Everyone wants good financial advice, but readers often wonder where they can find it.
Older readers are interested in comprehensive plans that include investment management and help with such things as wills and inheritances. Younger readers want to how to get started and what should come first.
Both groups are asking pretty much the same questions.
A recent column looked at why it’s important to ask how your advisor is paid. How they respond to the question is as important as the answer itself.
That article prompted an email from C.M, who is leaving his financial institution of 30 years over this issue.
He’d been happy with his relationship, but when his adviser died suddenly, his file was passed to a person “in whom we do not have the same confidence,” he wrote.
He’s met with his new adviser twice in two years. C.M. was concerned about fees, and asked for something in writing to explain how they are calculated in advance of a recent meeting.
“The meeting was a joke,” he says. “She dissembled so much that we still have no idea.”
C.M. is so turned off, he’s leaving and looking for a fee-only planner to assess his needs. He likes the fee-only idea because such a planner gets a flat fee for advice, but no commission for suggesting which stocks or funds to buy, making the advice more impartial.
Fee-only advice eliminates a source of conflict, but it’s expensive, and many people can’t afford it. A full financial plan costs between $2,500 and $7,500 depending on the depth of service provided.
So many people turn to their bank, a good place to go for basic information. The advice is free and you may be referred to a wealth manager, as C.M. was.
A wealth manager has expertise, but since the big banks all own brokerages and generate fees through them, these experts often recommend company products such as mutual funds, stocks or insurance. These may or may not be the best or cheapest out there.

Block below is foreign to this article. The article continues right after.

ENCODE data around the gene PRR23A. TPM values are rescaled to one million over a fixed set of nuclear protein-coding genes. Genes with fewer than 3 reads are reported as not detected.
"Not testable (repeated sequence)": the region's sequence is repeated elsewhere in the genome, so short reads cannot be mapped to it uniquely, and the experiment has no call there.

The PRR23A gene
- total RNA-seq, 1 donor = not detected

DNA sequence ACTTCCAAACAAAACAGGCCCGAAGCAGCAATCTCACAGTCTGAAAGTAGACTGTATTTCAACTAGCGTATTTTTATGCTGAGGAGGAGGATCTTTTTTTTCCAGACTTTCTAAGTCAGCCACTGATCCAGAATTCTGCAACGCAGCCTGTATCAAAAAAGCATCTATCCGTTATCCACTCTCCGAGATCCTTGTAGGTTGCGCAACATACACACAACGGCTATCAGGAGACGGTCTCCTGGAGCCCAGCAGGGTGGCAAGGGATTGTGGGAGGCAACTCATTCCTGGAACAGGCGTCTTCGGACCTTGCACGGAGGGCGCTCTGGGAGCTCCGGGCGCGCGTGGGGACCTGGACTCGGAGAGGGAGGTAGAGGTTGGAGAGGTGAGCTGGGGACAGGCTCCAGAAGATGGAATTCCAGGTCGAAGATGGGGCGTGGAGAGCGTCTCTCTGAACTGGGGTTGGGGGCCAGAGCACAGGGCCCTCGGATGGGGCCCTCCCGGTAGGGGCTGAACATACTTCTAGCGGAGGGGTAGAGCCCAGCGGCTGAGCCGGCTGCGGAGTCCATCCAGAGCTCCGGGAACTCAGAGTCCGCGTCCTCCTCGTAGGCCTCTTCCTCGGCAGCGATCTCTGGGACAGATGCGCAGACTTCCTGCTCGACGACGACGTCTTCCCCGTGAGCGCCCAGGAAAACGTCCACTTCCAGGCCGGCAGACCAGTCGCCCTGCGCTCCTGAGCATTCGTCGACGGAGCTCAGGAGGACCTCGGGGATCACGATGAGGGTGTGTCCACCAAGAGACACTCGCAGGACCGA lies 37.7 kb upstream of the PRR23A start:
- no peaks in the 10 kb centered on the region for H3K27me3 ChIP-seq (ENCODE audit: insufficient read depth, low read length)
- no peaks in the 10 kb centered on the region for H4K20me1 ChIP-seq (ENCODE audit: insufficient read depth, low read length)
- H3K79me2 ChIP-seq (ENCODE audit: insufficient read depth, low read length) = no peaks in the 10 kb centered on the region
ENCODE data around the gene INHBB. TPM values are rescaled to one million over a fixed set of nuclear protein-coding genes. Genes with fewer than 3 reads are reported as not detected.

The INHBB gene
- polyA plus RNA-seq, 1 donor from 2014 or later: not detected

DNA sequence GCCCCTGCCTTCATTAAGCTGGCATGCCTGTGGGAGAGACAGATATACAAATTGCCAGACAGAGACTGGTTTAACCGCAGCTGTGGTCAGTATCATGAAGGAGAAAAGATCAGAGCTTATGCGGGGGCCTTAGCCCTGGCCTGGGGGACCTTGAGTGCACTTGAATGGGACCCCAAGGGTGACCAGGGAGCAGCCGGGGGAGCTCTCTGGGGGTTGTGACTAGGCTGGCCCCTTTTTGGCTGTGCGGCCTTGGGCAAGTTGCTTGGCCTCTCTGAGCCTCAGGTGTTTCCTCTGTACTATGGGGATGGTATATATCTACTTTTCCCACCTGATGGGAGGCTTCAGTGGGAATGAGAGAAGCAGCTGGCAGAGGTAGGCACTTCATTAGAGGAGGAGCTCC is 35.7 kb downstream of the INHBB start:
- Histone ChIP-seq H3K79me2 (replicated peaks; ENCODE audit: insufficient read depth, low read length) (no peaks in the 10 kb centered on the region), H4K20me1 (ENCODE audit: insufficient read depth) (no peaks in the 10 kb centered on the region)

Here are some common questions about getting help:
Where can I find advice?
You can find a list of advisers with the Certified Financial Planner (CFP) designation on the web site of the Financial Planning Standards Council (FPSC). The FPSC is a not-for-profit organization that oversees standards of advisers with a CFP designation. The designation tells you that the advisor has taken courses, passed an exam, has some ethics training and is maintaining his or her licence through on-going training.
The web site of Advocis, the Financial Advisors Association of Canada, has a list of its members. The difference between Advocis and CFP: many Advocis advisers do not have a CFP designation.
Try asking a friend who they use, but listen critically to the reasons for a recommendation.
How do I pick an adviser?
Be clear about why you want one at all.
“Why are you reaching out?” says Cary List, CEO of the Financial Planning Standards Council. “People who seek financial advice usually want help to simplify issues; a road map and sense of the bigger picture.”
Select two or more planners, make appointments, and sit down for a free consultation. Be prepared to talk about your goals, the state of your finances and your expectations. Have numbers handy. It helps to visit web sites beforehand to get a feel for the adviser’s thinking.
Be a careful observer. What’s the first thing the adviser says? Is it about their services and products, or do they ask why you’re there?
“It’s a good sign if the first question is: ‘Why are you here?’ ” List says. “That means they are focusing on you.”
What questions do I ask?
The CFPC site has a list of 10 key interview questions. It includes such things as qualifications, experience and fees charged.
Others include how the planner is regulated and what products they are licenses to ell: stocks and mutual funds, or insurance as well.
The Advocis site also has a consumer guide with a list of questions.
In the end the choice comes down to how comfortable you are with the person and their philosophy. It’s a big decision, so the more research you do the better.